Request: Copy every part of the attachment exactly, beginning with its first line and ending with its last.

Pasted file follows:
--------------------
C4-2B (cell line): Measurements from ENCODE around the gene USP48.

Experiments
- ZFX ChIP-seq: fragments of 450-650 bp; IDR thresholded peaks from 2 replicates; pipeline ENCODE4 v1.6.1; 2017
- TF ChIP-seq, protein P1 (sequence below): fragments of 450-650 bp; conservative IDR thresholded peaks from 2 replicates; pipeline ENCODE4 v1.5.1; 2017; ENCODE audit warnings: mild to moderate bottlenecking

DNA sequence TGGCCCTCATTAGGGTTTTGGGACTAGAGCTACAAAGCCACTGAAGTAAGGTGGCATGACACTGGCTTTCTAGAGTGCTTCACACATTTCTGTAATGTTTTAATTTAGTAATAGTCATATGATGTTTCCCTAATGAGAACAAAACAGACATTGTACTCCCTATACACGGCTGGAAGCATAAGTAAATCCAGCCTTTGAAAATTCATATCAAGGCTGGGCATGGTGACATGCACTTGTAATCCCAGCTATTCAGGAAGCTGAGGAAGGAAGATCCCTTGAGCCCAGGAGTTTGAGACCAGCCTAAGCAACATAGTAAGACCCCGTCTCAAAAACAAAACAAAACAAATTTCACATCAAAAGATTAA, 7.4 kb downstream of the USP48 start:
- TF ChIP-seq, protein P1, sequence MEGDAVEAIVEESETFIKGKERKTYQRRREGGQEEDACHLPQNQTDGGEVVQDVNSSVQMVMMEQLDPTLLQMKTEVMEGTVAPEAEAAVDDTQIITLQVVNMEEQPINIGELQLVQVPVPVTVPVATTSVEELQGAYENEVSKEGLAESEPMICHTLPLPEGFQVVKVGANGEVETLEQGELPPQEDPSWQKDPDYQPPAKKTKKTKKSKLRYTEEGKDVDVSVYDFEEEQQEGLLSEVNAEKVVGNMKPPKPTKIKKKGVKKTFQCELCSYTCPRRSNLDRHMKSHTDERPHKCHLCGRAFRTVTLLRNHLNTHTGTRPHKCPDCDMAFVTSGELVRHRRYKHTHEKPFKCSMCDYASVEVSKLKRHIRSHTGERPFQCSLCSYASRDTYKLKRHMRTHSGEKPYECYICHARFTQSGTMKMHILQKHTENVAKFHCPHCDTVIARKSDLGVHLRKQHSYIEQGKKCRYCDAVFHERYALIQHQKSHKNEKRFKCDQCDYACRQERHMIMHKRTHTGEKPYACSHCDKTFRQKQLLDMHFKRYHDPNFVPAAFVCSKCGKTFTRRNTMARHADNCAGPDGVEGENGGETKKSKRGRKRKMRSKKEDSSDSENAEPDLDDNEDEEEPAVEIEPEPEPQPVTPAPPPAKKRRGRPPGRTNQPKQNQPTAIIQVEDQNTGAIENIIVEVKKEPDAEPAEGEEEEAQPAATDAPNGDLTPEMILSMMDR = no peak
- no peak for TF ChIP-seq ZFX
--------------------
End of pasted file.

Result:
C4-2B (cell line): Measurements from ENCODE around the gene USP48.

Experiments
- ZFX ChIP-seq: fragments of 450-650 bp; IDR thresholded peaks from 2 replicates; pipeline ENCODE4 v1.6.1; 2017
- TF ChIP-seq, protein P1 (sequence below): fragments of 450-650 bp; conservative IDR thresholded peaks from 2 replicates; pipeline ENCODE4 v1.5.1; 2017; ENCODE audit warnings: mild to moderate bottlenecking

DNA sequence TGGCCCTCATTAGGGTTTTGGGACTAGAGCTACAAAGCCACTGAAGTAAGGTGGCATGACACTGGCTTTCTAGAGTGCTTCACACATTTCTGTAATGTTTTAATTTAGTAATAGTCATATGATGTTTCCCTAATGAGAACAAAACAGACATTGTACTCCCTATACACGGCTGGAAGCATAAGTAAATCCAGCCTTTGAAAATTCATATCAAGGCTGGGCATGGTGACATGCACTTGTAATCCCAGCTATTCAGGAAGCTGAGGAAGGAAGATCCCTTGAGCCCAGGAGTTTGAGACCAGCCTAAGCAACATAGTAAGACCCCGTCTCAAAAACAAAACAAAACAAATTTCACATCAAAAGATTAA, 7.4 kb downstream of the USP48 start:
- TF ChIP-seq, protein P1, sequence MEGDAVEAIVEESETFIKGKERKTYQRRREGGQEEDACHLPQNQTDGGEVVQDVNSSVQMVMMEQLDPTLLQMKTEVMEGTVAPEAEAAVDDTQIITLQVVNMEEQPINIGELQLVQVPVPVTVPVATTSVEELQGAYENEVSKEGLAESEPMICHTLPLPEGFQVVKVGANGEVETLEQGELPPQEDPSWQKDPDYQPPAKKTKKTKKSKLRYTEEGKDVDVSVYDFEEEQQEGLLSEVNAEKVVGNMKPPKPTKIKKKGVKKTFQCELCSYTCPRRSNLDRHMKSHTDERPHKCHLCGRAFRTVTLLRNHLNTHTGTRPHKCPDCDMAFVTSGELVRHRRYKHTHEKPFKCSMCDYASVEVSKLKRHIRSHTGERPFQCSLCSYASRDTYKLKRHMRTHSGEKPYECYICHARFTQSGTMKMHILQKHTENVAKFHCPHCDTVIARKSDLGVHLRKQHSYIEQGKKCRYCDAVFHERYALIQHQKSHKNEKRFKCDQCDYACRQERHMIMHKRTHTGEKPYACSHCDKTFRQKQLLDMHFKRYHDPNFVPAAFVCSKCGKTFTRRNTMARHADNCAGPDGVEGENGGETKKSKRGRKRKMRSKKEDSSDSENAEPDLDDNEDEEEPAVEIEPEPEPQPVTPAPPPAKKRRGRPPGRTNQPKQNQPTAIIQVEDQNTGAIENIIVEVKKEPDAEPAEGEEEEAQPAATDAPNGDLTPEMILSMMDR = no peak
- no peak for TF ChIP-seq ZFX